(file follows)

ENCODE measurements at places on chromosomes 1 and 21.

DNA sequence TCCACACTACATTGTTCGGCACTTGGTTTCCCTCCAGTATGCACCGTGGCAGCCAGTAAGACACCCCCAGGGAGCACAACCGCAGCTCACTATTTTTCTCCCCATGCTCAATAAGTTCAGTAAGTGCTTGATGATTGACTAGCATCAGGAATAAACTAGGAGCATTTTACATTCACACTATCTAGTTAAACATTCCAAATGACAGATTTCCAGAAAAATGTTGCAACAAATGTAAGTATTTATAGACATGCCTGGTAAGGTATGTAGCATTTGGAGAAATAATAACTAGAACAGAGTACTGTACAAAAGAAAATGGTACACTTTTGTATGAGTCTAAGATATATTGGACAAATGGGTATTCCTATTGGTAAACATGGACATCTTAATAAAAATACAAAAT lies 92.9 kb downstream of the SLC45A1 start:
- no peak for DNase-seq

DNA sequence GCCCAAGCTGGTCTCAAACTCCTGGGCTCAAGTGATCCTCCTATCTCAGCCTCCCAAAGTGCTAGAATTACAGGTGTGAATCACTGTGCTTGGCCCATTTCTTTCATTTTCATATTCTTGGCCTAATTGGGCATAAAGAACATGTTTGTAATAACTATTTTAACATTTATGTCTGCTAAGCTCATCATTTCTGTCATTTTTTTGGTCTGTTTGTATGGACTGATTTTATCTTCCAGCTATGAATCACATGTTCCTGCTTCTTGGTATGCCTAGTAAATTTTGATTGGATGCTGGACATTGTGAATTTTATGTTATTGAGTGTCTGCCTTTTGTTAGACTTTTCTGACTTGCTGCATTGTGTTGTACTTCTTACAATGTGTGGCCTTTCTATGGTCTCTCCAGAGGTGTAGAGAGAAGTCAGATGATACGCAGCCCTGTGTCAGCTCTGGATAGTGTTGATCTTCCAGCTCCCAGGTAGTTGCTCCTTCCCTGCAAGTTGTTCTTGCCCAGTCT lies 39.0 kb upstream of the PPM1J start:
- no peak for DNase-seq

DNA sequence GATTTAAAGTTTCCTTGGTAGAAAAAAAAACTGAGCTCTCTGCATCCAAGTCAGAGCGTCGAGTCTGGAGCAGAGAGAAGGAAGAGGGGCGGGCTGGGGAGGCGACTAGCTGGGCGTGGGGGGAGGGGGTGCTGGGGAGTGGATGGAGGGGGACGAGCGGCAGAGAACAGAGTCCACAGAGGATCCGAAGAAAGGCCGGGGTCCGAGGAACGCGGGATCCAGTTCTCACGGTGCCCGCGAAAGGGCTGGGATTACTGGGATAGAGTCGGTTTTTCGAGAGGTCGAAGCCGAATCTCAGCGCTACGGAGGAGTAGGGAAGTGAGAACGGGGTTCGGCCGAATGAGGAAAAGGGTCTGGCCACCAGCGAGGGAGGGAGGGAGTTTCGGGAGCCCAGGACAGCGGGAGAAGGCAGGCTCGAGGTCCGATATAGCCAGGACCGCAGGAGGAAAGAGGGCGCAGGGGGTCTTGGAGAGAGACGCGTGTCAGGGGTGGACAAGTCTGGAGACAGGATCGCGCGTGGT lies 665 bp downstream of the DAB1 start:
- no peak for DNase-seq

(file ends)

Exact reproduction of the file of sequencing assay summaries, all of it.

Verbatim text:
ENCODE measurements at places on chromosomes 1 and 21.

DNA sequence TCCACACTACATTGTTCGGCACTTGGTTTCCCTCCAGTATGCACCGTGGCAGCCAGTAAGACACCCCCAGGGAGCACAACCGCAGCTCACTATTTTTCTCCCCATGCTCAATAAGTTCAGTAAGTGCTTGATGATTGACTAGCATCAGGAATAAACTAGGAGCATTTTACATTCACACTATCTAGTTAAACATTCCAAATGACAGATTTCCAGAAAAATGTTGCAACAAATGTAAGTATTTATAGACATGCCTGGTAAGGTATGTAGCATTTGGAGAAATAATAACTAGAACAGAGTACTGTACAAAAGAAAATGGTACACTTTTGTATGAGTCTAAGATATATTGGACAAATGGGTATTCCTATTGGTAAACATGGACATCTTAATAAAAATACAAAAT lies 92.9 kb downstream of the SLC45A1 start:
- no peak for DNase-seq

DNA sequence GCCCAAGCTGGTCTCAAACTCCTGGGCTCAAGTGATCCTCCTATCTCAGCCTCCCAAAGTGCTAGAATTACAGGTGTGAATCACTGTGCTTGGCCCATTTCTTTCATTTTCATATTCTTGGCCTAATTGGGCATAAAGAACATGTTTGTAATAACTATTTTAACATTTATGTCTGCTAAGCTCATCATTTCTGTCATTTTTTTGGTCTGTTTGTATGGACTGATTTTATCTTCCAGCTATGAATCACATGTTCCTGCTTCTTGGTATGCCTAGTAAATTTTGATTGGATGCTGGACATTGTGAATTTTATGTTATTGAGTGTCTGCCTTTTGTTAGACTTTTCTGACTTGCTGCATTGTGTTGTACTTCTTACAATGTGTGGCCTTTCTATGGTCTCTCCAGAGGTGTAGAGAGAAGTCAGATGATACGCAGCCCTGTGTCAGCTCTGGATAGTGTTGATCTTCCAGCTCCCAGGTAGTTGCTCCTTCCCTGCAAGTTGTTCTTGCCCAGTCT lies 39.0 kb upstream of the PPM1J start:
- no peak for DNase-seq

DNA sequence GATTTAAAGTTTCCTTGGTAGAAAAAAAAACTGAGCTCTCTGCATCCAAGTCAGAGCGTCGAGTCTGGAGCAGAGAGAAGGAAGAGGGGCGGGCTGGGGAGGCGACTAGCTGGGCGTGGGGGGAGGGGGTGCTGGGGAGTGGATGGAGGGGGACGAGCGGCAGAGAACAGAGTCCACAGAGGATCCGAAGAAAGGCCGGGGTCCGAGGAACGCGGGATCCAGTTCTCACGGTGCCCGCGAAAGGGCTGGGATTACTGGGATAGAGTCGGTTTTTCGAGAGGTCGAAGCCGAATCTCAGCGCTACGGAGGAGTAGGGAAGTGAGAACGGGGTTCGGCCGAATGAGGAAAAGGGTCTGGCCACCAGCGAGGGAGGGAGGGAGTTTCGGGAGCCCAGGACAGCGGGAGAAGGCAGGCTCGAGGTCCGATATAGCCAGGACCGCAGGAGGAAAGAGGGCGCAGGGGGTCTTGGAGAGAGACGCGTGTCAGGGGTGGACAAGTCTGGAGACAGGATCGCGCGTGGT lies 665 bp downstream of the DAB1 start:
- no peak for DNase-seq